Chris Cooper And Cast Present 'Sublime' Version of [title of show] at MTSU

Patrick Jones, Seth Pratt, Jenna Anderson and Emma Groves Star in Quirky Musical

By: Apr. 03, 2024
Chris Cooper And Cast Present 'Sublime' Version of [title of show] at MTSU
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Chris Cooper And Cast Present 'Sublime' Version of [title of show] at MTSU
Jenna Anderson, Patrick Jones, Seth Pratt
and Emma Groves

During my final semester of college, I was convinced by a classmate to write a weekly column for the school newspaper, as a kind of valedictory experience to cap my work on the staff (which had culminated the semester before with my job as editor-in-chief, during which time I tried all sorts of new ideas including one week of daily publication of Sidelines at Murfreesboro’s Middle Tennessee State University – where at least 50% of everyone in Nashville and the surrounding region have studied at some point in their lives). Writing a weekly column is more difficult than it sounds: Coming up with interesting subjects, writing authoritatively and meeting deadlines when you’ve been up drinking all hours the night before is, I daresay in retrospect, challenging. But with youth comes arrogance and ambition and an assortment of other traits which can muddy your journalistic legacy before it’s even established.

Chris Cooper And Cast Present 'Sublime' Version of [title of show] at MTSU You see, once upon a time, when the well, my well (i.e., repository of words, clever bon mots, charming anecdotes and intriguing reminiscences), appeared to have run dry and I couldn’t find anything interesting to write about, I chose instead to churn out a column about not having anything to write about. It proved too clever by half and the column I turned in, well, to be brutally frank, sucked. Big time. My academic adviser, who had once trumpeted me as the best writer among my classmates, swiftly withdrew his support and the bright future that had once been assured for me was quickly eclipsed by rumors of my somewhat premature demise – a promise revoked, if you will.

So I turned to writing theater criticism – and look where that’s landed me: Reviewing a show that somehow harkens back to that dark period in my past during which I had a deadline and strung 500 or so words together and made people realize I could be just as mediocre as the rest of the journalism majors who would leave institutions of higher learning in the late 1970s to find the job market already drying up, decades before digital media and the internet truly fucked up our career aspirations.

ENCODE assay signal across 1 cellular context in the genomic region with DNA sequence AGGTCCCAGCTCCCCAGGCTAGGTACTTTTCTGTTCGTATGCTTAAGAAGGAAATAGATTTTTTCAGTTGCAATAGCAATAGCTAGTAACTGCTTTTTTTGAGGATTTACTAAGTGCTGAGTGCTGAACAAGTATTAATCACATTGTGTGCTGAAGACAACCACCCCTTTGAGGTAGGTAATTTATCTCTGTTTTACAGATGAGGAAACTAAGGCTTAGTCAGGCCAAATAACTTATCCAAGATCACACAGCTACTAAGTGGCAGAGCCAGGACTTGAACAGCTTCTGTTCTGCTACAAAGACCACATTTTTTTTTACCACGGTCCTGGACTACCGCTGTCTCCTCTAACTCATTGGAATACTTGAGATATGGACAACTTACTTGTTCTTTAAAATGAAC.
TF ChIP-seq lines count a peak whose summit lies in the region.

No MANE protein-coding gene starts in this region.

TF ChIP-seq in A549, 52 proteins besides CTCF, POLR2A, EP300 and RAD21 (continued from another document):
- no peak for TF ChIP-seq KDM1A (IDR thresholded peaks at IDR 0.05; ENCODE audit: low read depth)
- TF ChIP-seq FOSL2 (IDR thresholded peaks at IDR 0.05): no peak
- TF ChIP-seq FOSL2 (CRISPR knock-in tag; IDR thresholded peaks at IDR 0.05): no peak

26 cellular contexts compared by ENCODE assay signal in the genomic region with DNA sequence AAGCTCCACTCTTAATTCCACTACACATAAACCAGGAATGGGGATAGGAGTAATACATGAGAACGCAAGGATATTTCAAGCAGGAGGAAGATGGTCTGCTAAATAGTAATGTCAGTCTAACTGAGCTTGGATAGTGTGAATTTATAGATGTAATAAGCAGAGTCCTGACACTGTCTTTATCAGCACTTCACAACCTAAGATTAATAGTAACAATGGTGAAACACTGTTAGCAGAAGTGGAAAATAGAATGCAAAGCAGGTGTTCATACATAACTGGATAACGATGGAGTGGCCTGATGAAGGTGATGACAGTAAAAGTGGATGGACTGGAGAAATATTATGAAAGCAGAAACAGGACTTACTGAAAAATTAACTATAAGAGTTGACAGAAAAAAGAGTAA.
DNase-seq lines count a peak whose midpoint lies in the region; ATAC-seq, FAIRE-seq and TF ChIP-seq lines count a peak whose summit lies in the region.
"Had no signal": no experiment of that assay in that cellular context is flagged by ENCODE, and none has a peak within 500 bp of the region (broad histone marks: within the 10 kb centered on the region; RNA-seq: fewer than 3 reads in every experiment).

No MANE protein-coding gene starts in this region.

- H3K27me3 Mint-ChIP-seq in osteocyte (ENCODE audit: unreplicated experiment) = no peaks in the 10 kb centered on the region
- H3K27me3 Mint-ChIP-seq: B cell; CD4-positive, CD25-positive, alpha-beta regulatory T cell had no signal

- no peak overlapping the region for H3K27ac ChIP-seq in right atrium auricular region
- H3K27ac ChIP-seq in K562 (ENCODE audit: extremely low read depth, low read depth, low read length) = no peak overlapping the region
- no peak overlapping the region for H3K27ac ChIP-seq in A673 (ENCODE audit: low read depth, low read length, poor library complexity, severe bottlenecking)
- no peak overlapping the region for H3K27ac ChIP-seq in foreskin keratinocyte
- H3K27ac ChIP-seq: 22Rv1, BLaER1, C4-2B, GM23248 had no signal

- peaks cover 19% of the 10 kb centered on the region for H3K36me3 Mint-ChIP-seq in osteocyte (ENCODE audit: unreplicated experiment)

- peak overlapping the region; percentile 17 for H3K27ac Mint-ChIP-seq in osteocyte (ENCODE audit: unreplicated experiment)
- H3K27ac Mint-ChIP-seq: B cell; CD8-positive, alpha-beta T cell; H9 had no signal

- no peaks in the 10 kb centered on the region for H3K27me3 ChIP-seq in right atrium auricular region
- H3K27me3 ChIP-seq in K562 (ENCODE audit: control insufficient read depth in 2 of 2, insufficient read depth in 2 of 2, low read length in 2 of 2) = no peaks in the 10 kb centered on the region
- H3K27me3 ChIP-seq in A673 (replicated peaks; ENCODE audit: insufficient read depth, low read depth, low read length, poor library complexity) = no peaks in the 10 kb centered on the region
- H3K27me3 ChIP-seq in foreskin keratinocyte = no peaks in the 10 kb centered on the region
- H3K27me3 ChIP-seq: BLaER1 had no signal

About a quarter century after my personal debacle, a pair of geeky theater types named Jeff Bowen and Hunter Bell (who is not Hunter Foster, no matter how frequently I confuse the two Hunters in my faulty memory, which means that Sutton Foster most definitely is not his sister, my insistence notwithstanding) found themselves in a tricky situation not unlike the one I had found myself in way back in the day: A deadline was approaching in three weeks for them to submit a script for the New York Musical Theatre Festival and, without anything in the hopper worthy of submission, they decided to write a new musical on the fly, as it were, about two young men much like themselves (read: exactly like themselves) writing a musical about themselves writing a musical about themselves, etc. And so on and so forth…(it’s not nearly so confusing as this paragraph remains, even after editing).

Chris Cooper And Cast Present 'Sublime' Version of [title of show] at MTSU
Seth Pratt and Patrick Jones

The resulting musical – [title of show] – was chosen for a production at NYMF, had a moderately successful off-Broadway run, which amazingly was followed by a Broadway production during a season in which original musicals were in short supply. And now, thanks to the talents of director Chris Cooper and his equally noteworthy friends at MTSU, [title of show] lives on in a terrifically funny, fluidly paced and sublimely acted, four-performance run in the Deborah Anderson Studio Theatre on the same Murfreesboro campus where my first theater reviews were written.

In their imaginative and creative ways, Mr. Cooper and his promising troupe of thespians not only staged a winning rendition of Mr. Bowen and Mr. Bell’s clever musical, but they also welcome me for a homecoming of sorts without them even knowing it.

Bowen and Bell’s charming show is filled with all sorts of insider information and self-referential theatrical asides that make it the perfect musical for every theater kid and stagestruck geek who’s ever stood in front of a bathroom mirror and given a Tony Awards acceptance speech, using a hairbrush as a microphone and wearing a tattered musical cast T-shirt from a middle school production of [take your pick: Bye Bye, Birdie, The Sound of Music, Gypsy, Newsies, The Little Mermaid or Bright Star] that’s been through the washer one time too many.